Unlike the central character in Chris Bohjalian’s “The Sleepwalker,” the author’s 19th novel is itself a sleeper. Calm and slow-paced, it is the kind of mystery that builds to a startling climax, the kind that makes the reader wonder how such a trick was pulled off.
Some of the answers are obvious. For starters, the Vermont-based Bohjalian, author of such previous bestsellers as “The Guest Room,” knows how to set up intrigue.
“The Sleepwalker” opens soon after a disappearance in a small Vermont town. Two weeks earlier, the beautiful Annalee Ahlberg, who has a history of somnabulism, apparently left her bed during the night and has not been seen since. Only a scrap of her nightgown, a shred caught on a bush near a road, offers any clue to where she went.
The characters are compelling as well. Lianna Ahlberg, the narrator and the missing woman’s older daughter, is both smart and perceptive but also blinded by her fears, with more than a trace of the adolescent antagonism she will soon leave behind. When we meet her, Lianna, who has taken a leave from college because of her mother’s disappearance, is back in her hometown of Bartlett, waiting.
“We hadn’t given up all hope that she would return alive — at least I hadn’t,” she says. “[B]ut every day it grew harder to feign optimism for our father or say the right things (the appropriate things) when people asked us how we were doing.”
This observation is tossed off, easy to forget. There’s so much else happening — an ongoing police investigation, the dredging of the nearby Gale River, and unsettling questions for Annalee’s poetry professor husband about why a mother of two would simply disappear.
Ultimately, everyone keeps circling back to Annalee’s history of sleepwalking. Although she had been treated for the condition, her previous incidents had usually happened in the past when her husband was out of town — as he was on the night in question.
To make matters worse, the narrator cannot forget the one time, four years earlier, when she found her mother, poised naked on the concrete balustrade of a bridge. “The bridge was high enough that had she jumped she would have been crippled or killed,” she recalls.
Paige, Lianna’s 12-year-old sister, seems to believe this is what happened. She cannot stop searching the Gale and the woods nearby, even as her older sister worries about her health.
When Lianna learns that a handsome young detective, Gavin Rickert, shares her mother’s condition and that the two had known each other, the possibilities multiply. And while she suspects that Gavin isn’t telling her all he knows, Lianna finds herself drawn to him anyway.
A series of anonymous observations on somnambulism — apparently by a sleepwalker — break up the chapters of Lianna’s narration. They hint at a dark and sexual manifestation of the disorder and wrestle with issues of guilt and responsibility.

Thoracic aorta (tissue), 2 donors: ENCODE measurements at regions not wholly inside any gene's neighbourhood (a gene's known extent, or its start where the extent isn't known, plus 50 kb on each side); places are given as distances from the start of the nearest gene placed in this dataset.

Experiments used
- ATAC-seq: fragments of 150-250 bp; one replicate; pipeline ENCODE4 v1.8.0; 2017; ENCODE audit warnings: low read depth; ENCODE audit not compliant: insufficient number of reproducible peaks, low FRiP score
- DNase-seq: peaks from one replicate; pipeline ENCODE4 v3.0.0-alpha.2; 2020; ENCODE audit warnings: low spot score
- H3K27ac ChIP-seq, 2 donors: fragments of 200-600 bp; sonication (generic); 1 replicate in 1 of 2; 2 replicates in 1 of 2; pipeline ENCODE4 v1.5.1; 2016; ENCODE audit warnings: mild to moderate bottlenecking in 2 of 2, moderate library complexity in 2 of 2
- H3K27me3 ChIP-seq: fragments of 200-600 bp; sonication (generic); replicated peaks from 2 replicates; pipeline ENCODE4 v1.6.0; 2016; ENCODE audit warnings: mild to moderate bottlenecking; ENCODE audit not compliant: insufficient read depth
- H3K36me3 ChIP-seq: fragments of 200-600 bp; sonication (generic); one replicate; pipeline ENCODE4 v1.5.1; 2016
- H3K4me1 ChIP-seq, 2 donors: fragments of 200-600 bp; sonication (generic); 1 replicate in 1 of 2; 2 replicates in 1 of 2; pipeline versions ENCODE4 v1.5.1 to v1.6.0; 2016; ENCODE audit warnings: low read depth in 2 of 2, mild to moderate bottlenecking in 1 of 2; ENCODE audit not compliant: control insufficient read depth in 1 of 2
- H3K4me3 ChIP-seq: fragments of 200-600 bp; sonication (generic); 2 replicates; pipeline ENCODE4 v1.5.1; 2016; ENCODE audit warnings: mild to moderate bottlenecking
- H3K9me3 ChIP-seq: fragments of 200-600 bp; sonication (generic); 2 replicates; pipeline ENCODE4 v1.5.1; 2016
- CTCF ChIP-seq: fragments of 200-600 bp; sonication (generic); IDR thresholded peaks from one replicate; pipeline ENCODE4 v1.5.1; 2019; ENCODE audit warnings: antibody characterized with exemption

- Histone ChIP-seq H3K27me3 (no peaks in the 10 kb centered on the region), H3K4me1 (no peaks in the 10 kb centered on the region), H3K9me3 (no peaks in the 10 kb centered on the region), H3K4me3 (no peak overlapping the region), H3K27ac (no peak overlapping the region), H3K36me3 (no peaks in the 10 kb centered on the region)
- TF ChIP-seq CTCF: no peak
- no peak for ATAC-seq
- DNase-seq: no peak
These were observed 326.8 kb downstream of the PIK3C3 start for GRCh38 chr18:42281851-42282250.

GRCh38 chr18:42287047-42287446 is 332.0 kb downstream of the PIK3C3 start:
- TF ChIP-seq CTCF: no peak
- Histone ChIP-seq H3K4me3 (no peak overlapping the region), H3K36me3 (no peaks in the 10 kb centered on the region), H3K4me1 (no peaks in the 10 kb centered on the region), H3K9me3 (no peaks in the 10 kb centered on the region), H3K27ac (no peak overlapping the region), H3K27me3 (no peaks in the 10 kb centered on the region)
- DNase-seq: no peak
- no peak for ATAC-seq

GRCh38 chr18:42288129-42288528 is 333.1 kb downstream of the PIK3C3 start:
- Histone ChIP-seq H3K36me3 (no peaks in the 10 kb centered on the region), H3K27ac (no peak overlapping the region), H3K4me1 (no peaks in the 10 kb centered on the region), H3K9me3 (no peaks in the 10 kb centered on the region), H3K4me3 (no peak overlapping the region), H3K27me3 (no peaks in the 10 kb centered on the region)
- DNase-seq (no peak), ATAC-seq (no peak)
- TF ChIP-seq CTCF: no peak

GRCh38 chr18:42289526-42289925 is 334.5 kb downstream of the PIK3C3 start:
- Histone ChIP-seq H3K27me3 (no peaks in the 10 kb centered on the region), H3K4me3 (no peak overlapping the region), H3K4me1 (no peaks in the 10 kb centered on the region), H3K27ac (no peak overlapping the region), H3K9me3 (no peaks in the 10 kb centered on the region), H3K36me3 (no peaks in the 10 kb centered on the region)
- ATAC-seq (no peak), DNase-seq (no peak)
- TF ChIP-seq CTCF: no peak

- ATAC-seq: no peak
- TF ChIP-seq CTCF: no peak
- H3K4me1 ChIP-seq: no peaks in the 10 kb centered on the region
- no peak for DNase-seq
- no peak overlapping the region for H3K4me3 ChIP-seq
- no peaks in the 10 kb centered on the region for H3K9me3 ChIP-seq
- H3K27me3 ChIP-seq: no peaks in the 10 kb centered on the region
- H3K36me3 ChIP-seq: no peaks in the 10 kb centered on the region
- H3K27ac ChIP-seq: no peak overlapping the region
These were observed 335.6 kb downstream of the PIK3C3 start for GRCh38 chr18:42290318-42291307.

Bohjalian often centers his novels on social and psychological issues, and this is one behavioral problem he has clearly researched thoroughly. But very little is what it seems in this mystery, and even the most casual observation is worth keeping in mind.
While Bohjalian skillfully crafts his puzzle, “The Sleepwalker” isn’t perfect. The first half moves quite slowly, as Lianna — who is often stoned — goes through the motions of caring for her sister and father, while dodging her own emotions. It’s a realistic depiction of grief — Lianna is frozen, unable to commit to returning to college or even reconnecting with her old friends at home. But it does grind on.
And although we are given a hint of what is to come in Lianna’s one ongoing involvement, performing magic tricks for children, her distanced narrative doesn’t give us much insight into the appeal of her unconventional vocation. In addition, her involvement with Gavin is a problem. This seems to have occurred to Bohjalian too as he takes pains to have a detective dismiss the conflict of interest since Annalee’s disappearance isn’t a murder investigation. However, it isn’t likely that any police force would condone a sexual relationship between a cop and someone involved in his investigation.
But these are quibbles. Without giving anything away, it is safe to say that Bohjalian does a masterful job of planting false clues. While we learn much about sleepwalking and about the myriad ways a behavioral disorder can disrupt a family, we do not know until the last pages how much of this is relevant to Annalee’s disappearance. Only then do we realize how much we have learned — both about this strange phenomenon and about the woman we finally understand.
By Chris Bohjalian
Doubleday, 304 pp., $26.95
Clea Simon, a novelist and freelance writer, can be reached at firstname.lastname@example.org.